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2011 Taught us Many Things

For generations to come, Lesser Slave River locals, neighbouring municipalities and the world at large will recount what happened here in the spring of 2011. These major wildfires dealt a devastating blow to our region; but valuable lessons on how to prepare for, respond to and recover from a disaster were learned at every turn.

Every town, county and municipal district in Alberta has its unique threats and weak spots. Near misses and critical events sometimes occur, and our shared responsibility as managers of these communities is to prepare for these situations and mitigate their effects as effectively as possible. From front-line firefighters to office administrators, every municipal employee has a role and a responsibility during times of crisis.

Practical Emergency Preparedness Advice

Ready-to-Go Kit

Keep ready-to-go kit items in a backpack, duffle bag or suitcase, in an accessible place, such as a front-hall closet. Make sure your kit is easy to carry, and everyone in the house knows where it is. Take it with you if you have to leave your house so you can be safe.

  • 4L of water per person
  • Food that you don't have to keep cold
  • Manual can opener
  • Plastic/paper plates, cups, knives, forks, spoons
  • Flashlight and extra batteries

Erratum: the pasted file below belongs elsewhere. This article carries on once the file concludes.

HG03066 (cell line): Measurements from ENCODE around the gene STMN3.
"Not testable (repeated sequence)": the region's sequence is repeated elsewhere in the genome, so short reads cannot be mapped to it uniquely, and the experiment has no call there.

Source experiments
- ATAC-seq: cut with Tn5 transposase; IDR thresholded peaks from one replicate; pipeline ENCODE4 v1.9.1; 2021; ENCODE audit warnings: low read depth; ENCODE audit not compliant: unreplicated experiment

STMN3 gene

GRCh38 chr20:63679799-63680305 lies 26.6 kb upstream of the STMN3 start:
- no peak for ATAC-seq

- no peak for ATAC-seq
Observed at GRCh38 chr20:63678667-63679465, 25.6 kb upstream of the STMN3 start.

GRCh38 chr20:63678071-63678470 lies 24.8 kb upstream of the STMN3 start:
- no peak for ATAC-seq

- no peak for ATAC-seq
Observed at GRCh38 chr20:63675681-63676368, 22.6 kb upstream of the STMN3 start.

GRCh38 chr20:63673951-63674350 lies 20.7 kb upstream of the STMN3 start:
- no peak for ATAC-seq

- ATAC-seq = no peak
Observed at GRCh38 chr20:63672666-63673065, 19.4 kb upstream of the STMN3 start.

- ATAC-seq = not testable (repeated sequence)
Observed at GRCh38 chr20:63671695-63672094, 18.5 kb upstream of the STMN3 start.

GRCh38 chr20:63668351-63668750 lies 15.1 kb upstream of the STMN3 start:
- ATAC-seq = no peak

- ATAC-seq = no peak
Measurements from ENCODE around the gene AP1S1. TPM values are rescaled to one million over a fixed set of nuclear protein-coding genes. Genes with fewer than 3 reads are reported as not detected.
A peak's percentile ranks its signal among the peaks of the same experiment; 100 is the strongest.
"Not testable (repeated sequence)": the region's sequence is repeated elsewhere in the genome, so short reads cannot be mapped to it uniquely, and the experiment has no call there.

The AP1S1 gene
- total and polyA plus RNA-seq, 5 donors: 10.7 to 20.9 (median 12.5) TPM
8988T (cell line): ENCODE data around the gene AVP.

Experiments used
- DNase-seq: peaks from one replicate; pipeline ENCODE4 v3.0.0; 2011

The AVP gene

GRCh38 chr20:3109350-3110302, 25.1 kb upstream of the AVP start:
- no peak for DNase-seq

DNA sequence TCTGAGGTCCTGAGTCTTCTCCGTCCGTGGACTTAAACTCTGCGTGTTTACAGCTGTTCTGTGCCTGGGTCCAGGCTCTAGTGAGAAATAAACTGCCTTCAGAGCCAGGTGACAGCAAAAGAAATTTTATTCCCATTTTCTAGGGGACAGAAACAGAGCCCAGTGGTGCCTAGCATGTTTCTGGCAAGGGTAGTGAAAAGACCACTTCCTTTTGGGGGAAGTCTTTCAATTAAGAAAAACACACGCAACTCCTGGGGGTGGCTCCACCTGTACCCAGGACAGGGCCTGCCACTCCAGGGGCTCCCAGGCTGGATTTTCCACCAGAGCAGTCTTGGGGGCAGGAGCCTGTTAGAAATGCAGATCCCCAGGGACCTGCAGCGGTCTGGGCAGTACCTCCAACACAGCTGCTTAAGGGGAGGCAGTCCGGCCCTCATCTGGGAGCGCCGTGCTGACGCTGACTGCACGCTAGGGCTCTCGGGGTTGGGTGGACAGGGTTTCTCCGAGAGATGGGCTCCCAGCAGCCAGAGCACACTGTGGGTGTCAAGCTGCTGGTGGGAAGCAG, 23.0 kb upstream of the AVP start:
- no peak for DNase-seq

• Change of clothes
  • Card with emergency contact information and the number of someone to call who lives out of town
  • Pet food and supplies for at least three days
  • Small first-aid kit
  • Personal ID card
  • Personal hygiene items, soap, hand sanitizer

Mind Your Meds

Store medicine you usually take near your ready-to-go kit.

Bedding and Clothing
  • Change of clothing (short- and long-sleeve shirts, pants, socks, undergarments)
  • Plastic and cloth sheets
  • Raincoat/emergency poncho/jacket
  • Sleeping bags/blankets/emergency heat blankets per person
  • Spare shoes
  • Axe/pocket knife
  • Basic tools
  • Dishes and utensils
  • Duct tape
  • Flares
  • Manual can opener
  • Pen and paper
  • Radio (with spare batteries/hand operated crank)
  • Rope
  • Shovel
  • Small stove with fuel (follow manufacturer’s directions for operation and storage)
  • Whistle
Food and Water

We recommend stocking a three-day supply of non-perishables per person, including:

  • Canned juice Water (4L per person; include small bottles to carry with you)
  • Canned meat, fish and beans
  • Crackers and cereals
  • Protein/granola bars
  • Trail mix/dried fruit
Light and Fuel
  • Hand-crank flashlight or battery-operated flashlights/lamps
  • Extra batteries
  • Flares
  • Candles
  • Lighter
  • Waterproof matches
Personal Documents and Money
  • Cash in small bills
  • Copy of your emergency plan and contact information
  • Credit card/s
  • Insurance policies
  • Legal documents (birth and marriage certificates, wills, passports, contracts)
  • Prepaid phone cards
Personal Supplies and Medication
  • Cleaning supplies (hand sanitizer, dish soap, etc.)
  • First-aid kit
  • Garbage bags
  • Medication (acetaminophen, ibuprofen, children’s medication, etc., and 3-day supply of prescription medication)
  • Pet food and supplies
  • Toiletries (toilet paper, feminine hygiene, toothbrush)
  • Toys/reading material
"We need to bring the communities back together again. People need to feel confident that they'll be prepared for the next emergency."
— Tom Sampson, Deputy Chief (emeritus), Calgary Emergency Management Agency

Critical Event Considerations for Municipal Leaders